zero waste grocery kit
Zero waste grocery shopping looks quite different to how many of us are now used to buying our food, and requires a certain level of preparation and understanding to get it done. To ease the mystery of it, here's what I use to do my grocery shopping zero waste!
Firstly, you'll need a reusable bag of some sort to carry everything in, though I think this is pretty self-explanatory and many of us are doing it anyways. Totes and backpacks seem to be the easiest for this. Then I recommend a couple produce bags, these are helpful for loose leafy greens, grapes, cherries, cherry tomatoes etc. I use the ecobags brand, but you can make your own, reuse plastic bags you already have, and/or use pillow cases. If you eat mushrooms use a paper bag as they are best stored as such. You can also opt for a container here if you want to make sure the produce doesn't get squished (for example with the cherry tomatoes). Other produce such as celery, apples, potatoes etc we simply put straight in the large bag. We own six mesh produce bags and six cloth, but we usually only use around four of the mesh ones when shopping for fresh produce.
For dry goods the best option is buying package free in bulk but of course this isn't accessible to everyone, skip to the next paragraph about supermarkets if that's you. Buying loose in bulk is actually a pretty traditional way of shopping, though previously they would've used paper bags. For bulk shopping I use a range of containers; old plastic containers, cloth produce bags, and jars. Old plastic containers will be the best option for most of us as you don't need to buy anything new (most of us already have them) and they are light so easy to carry. I use the same ecobags brand as mentioned previously for the cloth produce bags and use those the most as they can carry a large amount of food and are also incredibly light. Jars I only use for small things like spices. It's also a good idea to bring a pen/pencil to write the tare weight and code, I use china markers as they can be composted and work on all surfaces.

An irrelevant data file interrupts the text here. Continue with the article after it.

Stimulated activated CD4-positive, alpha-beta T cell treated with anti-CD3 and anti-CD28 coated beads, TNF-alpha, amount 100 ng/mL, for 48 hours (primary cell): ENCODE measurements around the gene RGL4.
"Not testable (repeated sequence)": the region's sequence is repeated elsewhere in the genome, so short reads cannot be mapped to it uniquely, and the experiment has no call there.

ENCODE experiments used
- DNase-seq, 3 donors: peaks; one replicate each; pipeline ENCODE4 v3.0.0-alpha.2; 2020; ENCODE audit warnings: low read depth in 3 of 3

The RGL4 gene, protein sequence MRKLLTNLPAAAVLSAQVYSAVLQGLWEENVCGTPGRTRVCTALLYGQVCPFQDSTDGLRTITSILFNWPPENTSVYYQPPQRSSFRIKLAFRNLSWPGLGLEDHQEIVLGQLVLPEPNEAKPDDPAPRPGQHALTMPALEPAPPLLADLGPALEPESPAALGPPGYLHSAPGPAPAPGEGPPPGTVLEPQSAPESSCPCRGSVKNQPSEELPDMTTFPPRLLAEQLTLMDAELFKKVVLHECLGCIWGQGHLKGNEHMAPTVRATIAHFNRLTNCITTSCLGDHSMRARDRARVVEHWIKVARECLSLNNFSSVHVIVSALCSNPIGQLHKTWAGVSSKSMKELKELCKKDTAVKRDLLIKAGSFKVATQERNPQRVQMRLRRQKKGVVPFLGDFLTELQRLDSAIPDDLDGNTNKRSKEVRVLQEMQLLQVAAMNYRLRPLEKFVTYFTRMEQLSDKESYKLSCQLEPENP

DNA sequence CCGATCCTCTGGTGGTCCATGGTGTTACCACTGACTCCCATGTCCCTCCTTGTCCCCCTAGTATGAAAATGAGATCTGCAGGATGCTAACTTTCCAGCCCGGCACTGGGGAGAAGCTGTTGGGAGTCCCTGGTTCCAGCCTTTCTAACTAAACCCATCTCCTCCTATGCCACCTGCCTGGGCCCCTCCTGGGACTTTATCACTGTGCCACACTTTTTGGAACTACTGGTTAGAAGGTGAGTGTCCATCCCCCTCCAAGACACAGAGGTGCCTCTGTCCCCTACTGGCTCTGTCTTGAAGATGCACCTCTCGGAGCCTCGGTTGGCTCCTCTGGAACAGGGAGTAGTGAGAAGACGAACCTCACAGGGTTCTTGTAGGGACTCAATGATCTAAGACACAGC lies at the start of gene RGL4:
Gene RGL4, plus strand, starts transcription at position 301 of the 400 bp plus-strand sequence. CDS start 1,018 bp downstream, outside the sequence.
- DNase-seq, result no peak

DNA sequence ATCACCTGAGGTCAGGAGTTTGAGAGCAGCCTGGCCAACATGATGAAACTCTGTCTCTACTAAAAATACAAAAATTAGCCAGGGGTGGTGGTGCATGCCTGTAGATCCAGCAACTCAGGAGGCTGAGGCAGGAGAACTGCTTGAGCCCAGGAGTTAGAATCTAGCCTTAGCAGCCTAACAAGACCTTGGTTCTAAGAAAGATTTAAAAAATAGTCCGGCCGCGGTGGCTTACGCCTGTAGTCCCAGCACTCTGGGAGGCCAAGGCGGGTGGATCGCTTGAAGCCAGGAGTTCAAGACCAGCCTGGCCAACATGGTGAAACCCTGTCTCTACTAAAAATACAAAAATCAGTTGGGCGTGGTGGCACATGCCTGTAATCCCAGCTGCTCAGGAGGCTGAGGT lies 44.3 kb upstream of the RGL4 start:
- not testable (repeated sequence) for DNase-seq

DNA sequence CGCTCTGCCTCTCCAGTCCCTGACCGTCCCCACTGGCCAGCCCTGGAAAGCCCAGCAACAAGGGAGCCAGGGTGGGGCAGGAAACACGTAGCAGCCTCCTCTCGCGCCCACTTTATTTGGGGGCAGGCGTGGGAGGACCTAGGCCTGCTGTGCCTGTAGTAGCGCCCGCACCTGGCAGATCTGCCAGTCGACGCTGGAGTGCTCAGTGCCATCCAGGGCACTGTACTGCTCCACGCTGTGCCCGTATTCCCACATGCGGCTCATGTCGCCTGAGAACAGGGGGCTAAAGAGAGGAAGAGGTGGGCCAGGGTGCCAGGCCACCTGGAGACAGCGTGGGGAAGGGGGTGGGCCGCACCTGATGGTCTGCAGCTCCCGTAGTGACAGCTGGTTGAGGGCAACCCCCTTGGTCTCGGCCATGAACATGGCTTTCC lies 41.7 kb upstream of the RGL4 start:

If you are shopping in a supermarket you can easily use your own bag for produce and simply choose the loose options, though where you are will affect the range of choices. For dry goods try to opt for paper packaging; couscous is almost always sold in paper, in Europe pasta is relatively easy to find in a paper box (I've also found it in Hong Kong), rice can be found in cloth bags, flour, sugar, and baking soda are often in paper. If you can't find a paper option and your only source is the supermarket than buying packaged bulk is the best option, for example 5kg of rice. Other than that choose glass and tin (spreads, pastes, spices, dairy, beans, etc). For meat and diary if your supermarket has a deli section you can bring your own container and use that. For milk I would either recommend making a nut milk yourself or seeing which is easiest to recycle out of the options you have (glass is sometimes offered though rare). Bread you can sometimes find package free at supermarkets, bring a bread bag, cloth produce bag, or pillow case for this. If you only have access to a supermarket, don't stress about perfection.
Here is a list of everything I use to shop zero waste;
- six mesh produce bags
- six cloth produce bag
- an assortment of old plastic containers and jars I've collected over time
- china markers (one white, one black)
By no means will this look the same for everyone, and I would highly recommend making/using what you have before buying new, but I hope this helps give a tangible look at what you need to transition your groceries to be more package free. If you want details on where/how to shop package free they're here!